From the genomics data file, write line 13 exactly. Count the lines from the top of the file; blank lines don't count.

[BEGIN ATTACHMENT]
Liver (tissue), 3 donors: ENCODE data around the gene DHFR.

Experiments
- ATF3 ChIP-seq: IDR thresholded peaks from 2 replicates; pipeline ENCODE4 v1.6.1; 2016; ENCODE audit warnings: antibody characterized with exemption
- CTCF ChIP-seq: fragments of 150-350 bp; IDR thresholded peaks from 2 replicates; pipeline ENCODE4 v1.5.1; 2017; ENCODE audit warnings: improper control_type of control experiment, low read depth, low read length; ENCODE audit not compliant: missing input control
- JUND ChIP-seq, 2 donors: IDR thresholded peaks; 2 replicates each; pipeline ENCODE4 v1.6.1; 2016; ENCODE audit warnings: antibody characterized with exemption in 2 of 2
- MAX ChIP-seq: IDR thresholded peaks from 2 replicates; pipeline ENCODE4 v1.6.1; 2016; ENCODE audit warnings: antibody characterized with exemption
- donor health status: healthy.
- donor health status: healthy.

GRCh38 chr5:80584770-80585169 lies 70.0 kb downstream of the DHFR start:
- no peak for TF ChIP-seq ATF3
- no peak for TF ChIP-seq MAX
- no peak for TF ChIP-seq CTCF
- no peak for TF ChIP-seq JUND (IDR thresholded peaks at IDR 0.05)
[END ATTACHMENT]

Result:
- no peak for TF ChIP-seq JUND (IDR thresholded peaks at IDR 0.05)